Government Commitments


Indigenous led-development: How 670 affordable Vancouver rental homes serve unique community needs

June 26, 2024

For Brenda Knights, CEO of BC Indigenous Housing Society, the recent announcement from the City of Vancouver about a land transfer agreement at 990 Beatty Street was a long time coming.

“It was really hard to keep to ourselves because we’ve known about it for a while,” she now enthusiastically shares with us.

The agreement will facilitate the creation of over 670 affordable rental homes across three sites.

Project is about housing ‘in proximity to culture and community services access’

Knights is a member of Kwantlen First Nation. The ancestors of its members were guided by their seven traditional laws: health, happiness, generations, generosity, humbleness, forgiveness and understanding.

In a similar fashion, Knights believes in four areas which Indigenous people need support for healthy communities. “There needs to be good governance, access to community services, access to culture and some form of an economy,” she says.

To Knights, the delivery of affordable rental homes through this new project goes beyond just housing, as it touches on some of these areas: “The housing announcement is much more than just providing housing for Indigenous people,” she explains. “It’s having housing in proximity to access to culture, having housing in proximity to access to community services.”

Keeping families together: A key priority

Kelly Lin, partner at Terra Social Purpose Real Estate, has also been involved in this project through work with Brightside Community Homes Foundation. While she has worked in the real estate development sector for almost two decades, she’s the first to acknowledge that she still has a lot to learn. Lin firmly believes that all Indigenous projects should have a subject matter expert involved. 

“As a non-Indigenous person, I don’t know what’s best for the community,” she explains.

The 990 Beatty Street project will also bring a new child-care facility and firehall to the community. Keeping families together was a key priority for Knights in helping develop the residential unit mix.

“The first thing we want to try is to get in as many larger units because we look at our waitlist and we’re needing more family units. Unfortunately, the economics of the site, sometimes with land costs, don’t always work out that way,” Knights explains.

Creating spaces to share culture, gather, set up for success

Knights says the next way to keep families together is to work with them on applications. “So, we could have an elderly couple staying in a one-bedroom and then have a family in a two- or three-bedroom. They’re in the same building, at least, so that they can support one another.”

Childcare programs such as Head Start also serve as safe spaces; community hubs for Elders to pass on culture and stories to the next generation. The benefits can carry over well beyond the sandbox, in Knights’ opinion. This is reinforced by the Public Health Agency of Canada’s 2022 research that shows highly positive feedback and evaluation findings from participants in the Aboriginal Head Start in Urban and Northern Communities Program.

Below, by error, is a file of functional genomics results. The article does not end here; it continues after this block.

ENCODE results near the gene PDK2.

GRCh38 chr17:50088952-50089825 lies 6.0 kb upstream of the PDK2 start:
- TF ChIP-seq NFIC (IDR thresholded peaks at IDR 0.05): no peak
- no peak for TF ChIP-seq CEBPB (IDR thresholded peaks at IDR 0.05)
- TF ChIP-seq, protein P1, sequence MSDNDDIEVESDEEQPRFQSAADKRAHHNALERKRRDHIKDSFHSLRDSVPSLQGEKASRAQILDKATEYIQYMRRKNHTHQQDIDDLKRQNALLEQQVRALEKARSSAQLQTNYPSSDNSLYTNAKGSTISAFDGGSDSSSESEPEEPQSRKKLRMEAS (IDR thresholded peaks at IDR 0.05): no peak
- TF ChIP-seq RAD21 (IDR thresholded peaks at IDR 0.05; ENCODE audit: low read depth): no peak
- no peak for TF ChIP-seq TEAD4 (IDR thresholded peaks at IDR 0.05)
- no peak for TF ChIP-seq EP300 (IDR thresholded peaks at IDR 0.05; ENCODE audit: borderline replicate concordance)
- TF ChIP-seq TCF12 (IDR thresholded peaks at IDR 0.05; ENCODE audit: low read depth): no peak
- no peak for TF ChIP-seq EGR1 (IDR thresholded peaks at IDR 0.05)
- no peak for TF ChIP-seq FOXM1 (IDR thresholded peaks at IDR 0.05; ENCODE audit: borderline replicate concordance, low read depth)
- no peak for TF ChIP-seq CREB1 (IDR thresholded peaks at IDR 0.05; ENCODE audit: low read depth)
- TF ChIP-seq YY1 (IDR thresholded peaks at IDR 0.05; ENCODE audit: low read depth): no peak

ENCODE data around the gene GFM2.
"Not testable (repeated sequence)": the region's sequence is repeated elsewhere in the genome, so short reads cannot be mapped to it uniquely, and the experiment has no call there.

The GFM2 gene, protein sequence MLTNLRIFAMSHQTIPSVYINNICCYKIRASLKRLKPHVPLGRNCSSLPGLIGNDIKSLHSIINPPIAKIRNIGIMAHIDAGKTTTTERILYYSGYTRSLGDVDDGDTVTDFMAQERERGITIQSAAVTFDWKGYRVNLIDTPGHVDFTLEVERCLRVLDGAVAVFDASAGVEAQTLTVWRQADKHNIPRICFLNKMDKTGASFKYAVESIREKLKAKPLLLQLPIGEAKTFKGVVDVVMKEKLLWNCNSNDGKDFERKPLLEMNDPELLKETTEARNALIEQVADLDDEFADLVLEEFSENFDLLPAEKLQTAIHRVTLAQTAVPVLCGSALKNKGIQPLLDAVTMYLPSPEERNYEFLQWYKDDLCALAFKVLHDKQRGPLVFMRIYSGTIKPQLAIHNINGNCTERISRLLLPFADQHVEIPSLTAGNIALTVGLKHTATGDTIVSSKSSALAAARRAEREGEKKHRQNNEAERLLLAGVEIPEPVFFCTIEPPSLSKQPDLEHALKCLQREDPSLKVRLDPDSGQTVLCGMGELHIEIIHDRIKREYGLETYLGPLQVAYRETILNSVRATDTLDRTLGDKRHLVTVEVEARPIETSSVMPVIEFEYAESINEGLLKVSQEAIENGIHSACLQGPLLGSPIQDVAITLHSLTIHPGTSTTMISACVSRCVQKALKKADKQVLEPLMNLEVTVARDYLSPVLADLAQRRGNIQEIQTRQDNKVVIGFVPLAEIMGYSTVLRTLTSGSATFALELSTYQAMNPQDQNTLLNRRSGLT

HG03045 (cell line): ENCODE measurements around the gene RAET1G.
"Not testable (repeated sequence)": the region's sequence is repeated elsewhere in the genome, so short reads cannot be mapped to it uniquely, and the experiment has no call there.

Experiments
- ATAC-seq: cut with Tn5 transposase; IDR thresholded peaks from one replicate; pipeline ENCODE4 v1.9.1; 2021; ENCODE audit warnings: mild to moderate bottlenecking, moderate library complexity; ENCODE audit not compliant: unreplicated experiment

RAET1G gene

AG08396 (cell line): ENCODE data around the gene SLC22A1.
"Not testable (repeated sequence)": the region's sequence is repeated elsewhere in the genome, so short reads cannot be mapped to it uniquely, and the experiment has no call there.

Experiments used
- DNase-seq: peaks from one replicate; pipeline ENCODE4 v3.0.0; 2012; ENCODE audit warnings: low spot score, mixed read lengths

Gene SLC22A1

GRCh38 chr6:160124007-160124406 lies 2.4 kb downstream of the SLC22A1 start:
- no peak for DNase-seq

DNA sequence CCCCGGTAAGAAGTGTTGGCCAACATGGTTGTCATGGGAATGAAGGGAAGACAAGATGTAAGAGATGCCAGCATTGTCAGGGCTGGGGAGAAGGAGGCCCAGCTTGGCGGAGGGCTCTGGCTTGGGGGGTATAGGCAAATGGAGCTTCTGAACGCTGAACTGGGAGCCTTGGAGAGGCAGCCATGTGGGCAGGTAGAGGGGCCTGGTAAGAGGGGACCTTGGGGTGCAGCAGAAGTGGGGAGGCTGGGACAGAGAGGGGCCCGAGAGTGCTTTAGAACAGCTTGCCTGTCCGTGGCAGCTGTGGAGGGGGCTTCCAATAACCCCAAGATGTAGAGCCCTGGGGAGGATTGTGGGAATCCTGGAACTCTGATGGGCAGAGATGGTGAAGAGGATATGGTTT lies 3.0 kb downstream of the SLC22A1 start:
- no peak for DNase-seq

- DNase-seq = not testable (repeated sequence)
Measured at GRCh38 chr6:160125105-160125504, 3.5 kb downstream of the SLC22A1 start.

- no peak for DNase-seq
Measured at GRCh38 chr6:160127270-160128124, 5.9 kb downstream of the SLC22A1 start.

“We’ve seen success in my own community, where we have more people going into post-secondary than we’ve ever seen, so we want to bring some of those things to the urban environment for our tenants, and help them be set up for success. I think it starts with their youth having a safe place where they can come and gather, where Elders can come and they can share their culture.”

The Indigenous perspective in their own communities ‘hasn’t always taken first precedence’

These differences in culture are apparent even at the earliest stages of the development process itself, according to Lin’s years of experience as a development manager. When working on projects that involve Indigenous communities, she’s found that their perspective hasn’t always taken first precedence.

“How we typically work with development is thinking through a non-Indigenous lens,” says Lin, “But Indigenous people have very different processes; there are multiple levels of detail. We need to build the capacity for Indigenous people, build their confidence and capacity in the development industry.”

How the industry can do better and truly help

Education is the first path she recommends for anyone in the real estate development sector looking to work more closely with Indigenous communities.

“I get more and more people chatting with me about the question, “How can I really help?” … The very first thing one can do is try to educate yourself and open your mind,” Lin advises.

Indigenous-led developments seem poised to continue making a major impact in shaping the future of Metro Vancouver. But Knights knows there’s still a long way to go.

“My Nation name, Kwantlen, translates to “Tireless Runner,” says Knights. “I’ve been taught intergenerationally that when there’s a job to do, the job’s never done. So we’re just going to continue to try and get as much housing until we no longer have waitlists.”

Jamie Burke

Jamie (she/her) is a Writer with Real Estate Magazine, as well as Partner of a marketing agency, Burke By Burke, with her husband Eddie. She is an avid reader, self-proclaimed foodie, urban land economics enthusiast, Barry’s Tea drinker and part-time yogi. She lives, works and plays in Port Moody, BC, on the ancestral and unceded homelands of the kʷikʷəƛ̓əm (Kwikwetlem), səlilwətaɬ (Tsleil-Waututh), xʷməθkʷəy̓əm (Musqueam), Sḵwx̱wú7mesh (Squamish), q̓ic̓əy̓ (Katzie), qʼʷa:n̓ ƛʼən̓ (Kwantlen), qiqéyt (Qayqayt), and Stó:lō (Sto:lo) Peoples